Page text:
Brooklyn is the land of books, from the wonderland of Park Slope and the display tables of Spoonbill & Sugartown — permanently outfitted with offbeat titles — to the stacks of paperbacks adorning Williamsburg’s cheekily named Book Thug Nation. When it comes to readings, events, festivals, and troves of small press books Brooklyn is unmatched. The only real challenge to readers of Brooklyn is finding an apartment large enough to accommodate your library. Below is a shortlist of 10 bookstores worthy of Brookyn’s population of writers, students, and voracious readers.
Word is Greenpoint’s destination bookstore, with a top selection of buzzed-about titles as well as an excellent YA and children’s book section (readers of science fiction and fantasy will also appreciate the “Speculative Fiction” section). There are regular events held in Word’s dazzling basement and always top-notch Employee’s Picks too.
Perhaps the most eccentric and community-minded bookstore in the borough, Unnameable (with a small spelling quirk) is named for Samuel Beckett’s novel The Unnamable. As you’d expect from a bookstore with such avant-garde credentials, Unnameable’s proprietors stock this used-and-new bookstore with poetry, micro-press fiction, and bizarre finds that make perfect gifts for those with a taste for the outlandish.
Spoonbill & Sugartown will always be Williamsburg’s literary heart; it is as well known for architecture and art books as it is for its table of under-the-radar masterpieces and oddities. Almost always crawling with patrons, Spoonbill manages to run the gamut between must-have new releases and to hard-to-find used titles; you can often find signed books and artifacts from the Grove Press era as well.
It’s now been several years since Greenlight opened its doors, but this Fulton Street bookstore still feels new. Despite boasting the borough’s best hardcover section, this independent-minded bookstore also curates a table of small press titles and chapbooks. As one of Brooklyn’s largest bookstores, it also hosts well-attended readings year-round, with high-profile draws like George Saunders and Teju Cole.
This Bushwick bookstore is really so much more. Not only a café and poetry-world nexus, Molasses is probably the only bookstore in the tri-state area where you can actually barter your used books for theirs, making it a community library in addition to a next-level bookstore and café.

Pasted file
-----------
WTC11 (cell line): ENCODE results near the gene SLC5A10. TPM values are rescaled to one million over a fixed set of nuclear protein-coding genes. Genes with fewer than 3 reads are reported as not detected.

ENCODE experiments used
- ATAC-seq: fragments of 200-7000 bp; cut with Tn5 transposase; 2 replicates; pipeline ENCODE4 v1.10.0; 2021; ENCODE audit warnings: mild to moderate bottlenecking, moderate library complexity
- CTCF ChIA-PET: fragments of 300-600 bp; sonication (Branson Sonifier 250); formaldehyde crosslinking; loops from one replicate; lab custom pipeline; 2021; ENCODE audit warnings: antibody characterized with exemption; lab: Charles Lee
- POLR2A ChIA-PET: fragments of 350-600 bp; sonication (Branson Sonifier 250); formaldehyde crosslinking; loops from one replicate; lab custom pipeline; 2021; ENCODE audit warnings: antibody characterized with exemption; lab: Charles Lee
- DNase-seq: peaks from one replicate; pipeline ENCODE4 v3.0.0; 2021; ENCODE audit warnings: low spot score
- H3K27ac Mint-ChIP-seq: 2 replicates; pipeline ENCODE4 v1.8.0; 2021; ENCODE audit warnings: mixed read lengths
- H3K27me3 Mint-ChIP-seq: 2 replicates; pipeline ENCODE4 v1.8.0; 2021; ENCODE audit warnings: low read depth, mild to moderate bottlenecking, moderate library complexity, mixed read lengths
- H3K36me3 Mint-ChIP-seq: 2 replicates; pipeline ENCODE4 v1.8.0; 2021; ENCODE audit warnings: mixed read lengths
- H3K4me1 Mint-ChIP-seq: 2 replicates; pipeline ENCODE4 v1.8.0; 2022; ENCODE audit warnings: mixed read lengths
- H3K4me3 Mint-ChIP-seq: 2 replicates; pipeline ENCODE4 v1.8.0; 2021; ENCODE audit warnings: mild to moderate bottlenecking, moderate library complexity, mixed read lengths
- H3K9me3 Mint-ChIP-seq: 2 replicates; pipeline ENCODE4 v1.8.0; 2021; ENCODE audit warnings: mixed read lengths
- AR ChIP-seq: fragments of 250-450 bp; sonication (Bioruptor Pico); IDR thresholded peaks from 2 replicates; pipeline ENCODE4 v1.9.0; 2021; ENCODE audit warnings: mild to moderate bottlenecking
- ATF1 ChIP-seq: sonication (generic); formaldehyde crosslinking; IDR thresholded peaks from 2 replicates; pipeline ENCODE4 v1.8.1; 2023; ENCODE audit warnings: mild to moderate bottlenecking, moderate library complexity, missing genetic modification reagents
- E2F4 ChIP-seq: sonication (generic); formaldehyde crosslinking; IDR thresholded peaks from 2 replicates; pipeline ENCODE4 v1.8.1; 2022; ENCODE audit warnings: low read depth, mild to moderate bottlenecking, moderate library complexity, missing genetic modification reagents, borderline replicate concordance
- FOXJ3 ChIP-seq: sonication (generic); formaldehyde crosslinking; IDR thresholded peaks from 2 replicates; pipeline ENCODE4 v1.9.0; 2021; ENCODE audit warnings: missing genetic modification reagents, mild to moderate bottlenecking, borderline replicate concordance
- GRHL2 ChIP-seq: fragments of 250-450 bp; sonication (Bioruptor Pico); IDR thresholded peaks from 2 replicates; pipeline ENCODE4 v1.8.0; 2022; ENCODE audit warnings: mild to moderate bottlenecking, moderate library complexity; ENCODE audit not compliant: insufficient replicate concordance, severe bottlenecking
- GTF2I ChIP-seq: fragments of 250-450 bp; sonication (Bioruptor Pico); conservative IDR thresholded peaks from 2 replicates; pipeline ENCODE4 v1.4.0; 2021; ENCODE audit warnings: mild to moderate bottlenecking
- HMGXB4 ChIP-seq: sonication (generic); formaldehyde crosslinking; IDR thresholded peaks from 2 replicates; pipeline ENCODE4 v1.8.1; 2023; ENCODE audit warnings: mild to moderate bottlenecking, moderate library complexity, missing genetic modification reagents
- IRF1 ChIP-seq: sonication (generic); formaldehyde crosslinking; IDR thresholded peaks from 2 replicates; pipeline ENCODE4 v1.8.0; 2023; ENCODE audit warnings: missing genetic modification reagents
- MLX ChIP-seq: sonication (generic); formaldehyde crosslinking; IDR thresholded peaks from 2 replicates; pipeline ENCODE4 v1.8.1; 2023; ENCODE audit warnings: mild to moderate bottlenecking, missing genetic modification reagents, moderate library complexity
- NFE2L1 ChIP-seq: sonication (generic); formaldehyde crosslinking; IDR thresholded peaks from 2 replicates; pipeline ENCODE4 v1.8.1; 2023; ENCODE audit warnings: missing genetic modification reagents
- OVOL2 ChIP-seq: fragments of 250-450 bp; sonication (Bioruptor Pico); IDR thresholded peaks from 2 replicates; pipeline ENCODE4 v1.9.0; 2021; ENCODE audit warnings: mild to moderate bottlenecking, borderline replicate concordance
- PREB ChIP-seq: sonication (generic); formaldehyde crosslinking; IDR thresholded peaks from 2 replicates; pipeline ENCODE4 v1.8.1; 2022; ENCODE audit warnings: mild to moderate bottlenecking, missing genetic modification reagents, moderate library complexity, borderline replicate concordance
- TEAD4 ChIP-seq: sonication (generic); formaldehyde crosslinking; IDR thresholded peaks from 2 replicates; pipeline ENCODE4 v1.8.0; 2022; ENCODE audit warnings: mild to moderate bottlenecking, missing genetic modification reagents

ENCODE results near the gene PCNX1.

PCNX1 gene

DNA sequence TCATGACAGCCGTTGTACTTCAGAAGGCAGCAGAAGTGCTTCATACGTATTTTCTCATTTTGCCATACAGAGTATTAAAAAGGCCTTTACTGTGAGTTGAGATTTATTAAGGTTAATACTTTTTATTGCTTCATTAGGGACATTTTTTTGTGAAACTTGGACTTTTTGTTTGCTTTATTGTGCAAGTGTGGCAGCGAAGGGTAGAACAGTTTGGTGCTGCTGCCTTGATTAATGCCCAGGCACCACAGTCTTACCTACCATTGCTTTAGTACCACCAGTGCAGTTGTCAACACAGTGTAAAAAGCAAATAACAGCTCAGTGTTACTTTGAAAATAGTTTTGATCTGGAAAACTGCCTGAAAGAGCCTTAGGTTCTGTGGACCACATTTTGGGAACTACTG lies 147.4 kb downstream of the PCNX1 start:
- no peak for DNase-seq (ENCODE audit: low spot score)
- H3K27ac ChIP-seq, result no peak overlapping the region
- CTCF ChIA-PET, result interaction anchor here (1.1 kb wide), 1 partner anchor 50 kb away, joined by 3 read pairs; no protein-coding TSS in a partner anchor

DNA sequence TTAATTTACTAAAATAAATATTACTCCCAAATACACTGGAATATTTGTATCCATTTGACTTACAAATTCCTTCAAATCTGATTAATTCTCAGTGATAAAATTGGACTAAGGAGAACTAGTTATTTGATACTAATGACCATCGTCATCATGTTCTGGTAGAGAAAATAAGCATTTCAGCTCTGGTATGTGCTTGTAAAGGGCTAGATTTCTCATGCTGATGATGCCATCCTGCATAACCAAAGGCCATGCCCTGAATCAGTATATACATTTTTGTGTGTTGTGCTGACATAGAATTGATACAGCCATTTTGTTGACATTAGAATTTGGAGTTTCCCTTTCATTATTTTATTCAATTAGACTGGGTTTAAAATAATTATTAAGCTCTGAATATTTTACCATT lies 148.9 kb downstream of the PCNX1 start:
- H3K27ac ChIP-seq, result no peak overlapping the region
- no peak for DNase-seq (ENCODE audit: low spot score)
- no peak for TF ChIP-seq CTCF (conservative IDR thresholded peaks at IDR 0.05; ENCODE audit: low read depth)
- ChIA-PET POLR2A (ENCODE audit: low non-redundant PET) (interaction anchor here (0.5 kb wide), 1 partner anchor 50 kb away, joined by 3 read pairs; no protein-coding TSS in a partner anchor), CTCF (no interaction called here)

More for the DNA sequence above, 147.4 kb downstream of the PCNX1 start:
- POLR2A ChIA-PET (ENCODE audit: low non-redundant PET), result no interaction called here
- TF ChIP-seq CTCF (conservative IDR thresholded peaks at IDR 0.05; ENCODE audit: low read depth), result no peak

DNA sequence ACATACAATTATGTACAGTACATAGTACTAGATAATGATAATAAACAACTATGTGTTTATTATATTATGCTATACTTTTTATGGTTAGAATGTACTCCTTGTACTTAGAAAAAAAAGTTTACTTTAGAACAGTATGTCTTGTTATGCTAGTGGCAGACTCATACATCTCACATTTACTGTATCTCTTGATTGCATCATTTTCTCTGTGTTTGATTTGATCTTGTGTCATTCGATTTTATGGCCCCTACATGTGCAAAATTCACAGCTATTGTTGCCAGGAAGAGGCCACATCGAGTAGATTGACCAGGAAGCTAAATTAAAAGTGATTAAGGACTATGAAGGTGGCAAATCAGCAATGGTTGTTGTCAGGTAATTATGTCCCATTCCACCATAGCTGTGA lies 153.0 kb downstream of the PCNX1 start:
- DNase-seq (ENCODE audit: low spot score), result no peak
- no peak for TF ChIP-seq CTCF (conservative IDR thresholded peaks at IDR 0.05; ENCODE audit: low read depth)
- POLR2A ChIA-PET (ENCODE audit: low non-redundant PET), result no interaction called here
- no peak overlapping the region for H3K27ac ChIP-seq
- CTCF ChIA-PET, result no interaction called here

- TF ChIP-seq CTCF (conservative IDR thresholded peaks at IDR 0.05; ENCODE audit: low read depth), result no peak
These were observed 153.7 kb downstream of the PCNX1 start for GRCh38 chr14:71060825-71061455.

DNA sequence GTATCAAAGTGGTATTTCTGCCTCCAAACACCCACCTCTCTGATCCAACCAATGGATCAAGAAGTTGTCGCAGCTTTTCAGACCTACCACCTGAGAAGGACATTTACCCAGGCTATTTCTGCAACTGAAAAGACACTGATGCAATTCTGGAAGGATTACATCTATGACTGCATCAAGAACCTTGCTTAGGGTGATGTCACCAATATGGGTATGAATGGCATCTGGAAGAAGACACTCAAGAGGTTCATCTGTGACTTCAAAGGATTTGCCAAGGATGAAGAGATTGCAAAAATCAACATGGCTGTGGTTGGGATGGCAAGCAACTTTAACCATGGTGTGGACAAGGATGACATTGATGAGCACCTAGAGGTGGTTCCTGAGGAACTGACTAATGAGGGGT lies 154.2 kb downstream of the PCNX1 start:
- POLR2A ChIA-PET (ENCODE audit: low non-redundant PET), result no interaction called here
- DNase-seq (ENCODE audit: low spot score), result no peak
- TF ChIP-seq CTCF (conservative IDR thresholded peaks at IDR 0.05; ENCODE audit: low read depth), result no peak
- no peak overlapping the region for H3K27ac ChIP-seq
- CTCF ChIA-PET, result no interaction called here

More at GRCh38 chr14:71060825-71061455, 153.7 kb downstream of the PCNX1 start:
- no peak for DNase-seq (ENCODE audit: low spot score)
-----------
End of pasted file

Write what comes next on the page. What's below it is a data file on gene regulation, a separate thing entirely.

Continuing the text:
Ah, the Community Bookstore! From incarnation to incarnation, this Park Slope indie has remained the beloved (and animal-friendly) pulse of the neighborhood for decades. Though mascot Gomez the Lizard is dearly departed, there’s plenty of reason to while away an afternoon at this cozy locale, which stocks nearly every book under the sun and is renowned for its backroom, where you can catch author readings and join tight-knit book clubs.
Greenpoint’s culinary bookstore Archestratus is more than a cookbook store (although they have an incredible stock of cookbooks from every era and gastronomic predisposition), it’s a meeting ground for well-read eaters where one can find fiction and nonfiction relating to food — even The Grapes of Wrath! Archestratus proves itself part of its community with regular dinner parties and a welcoming staff happy to advise your next feast.
This one’s exclusively a used bookstore but whata used bookstore. Find inexpensive paperbacks side-by-side with rare first editions and winding shelves of fiction, theory, and science fiction. There’re also usually crates of old records to pore through.
POWERHOUSE Arena is Brooklyn’s neighborhood of DUMBO main event space, which is not to say that their shelves are devoid of interest, there’s plenty of new and even gift books to snag while you’re enjoying a reading or event.
At last, a little taste of the Bay Area in Brooklyn! Quimby’s is an anarchy-flavored indie that specializes in dissident, small press, zines, and cult books. Besides a multitude of titles by queer authors and racks of chapbooks and primers, this quintessential Williamsburg hot spot (next door to the Desert Island comic store) usually stocks a complete collection of the books of Jim Thompson, which belong in every crime fan’s library.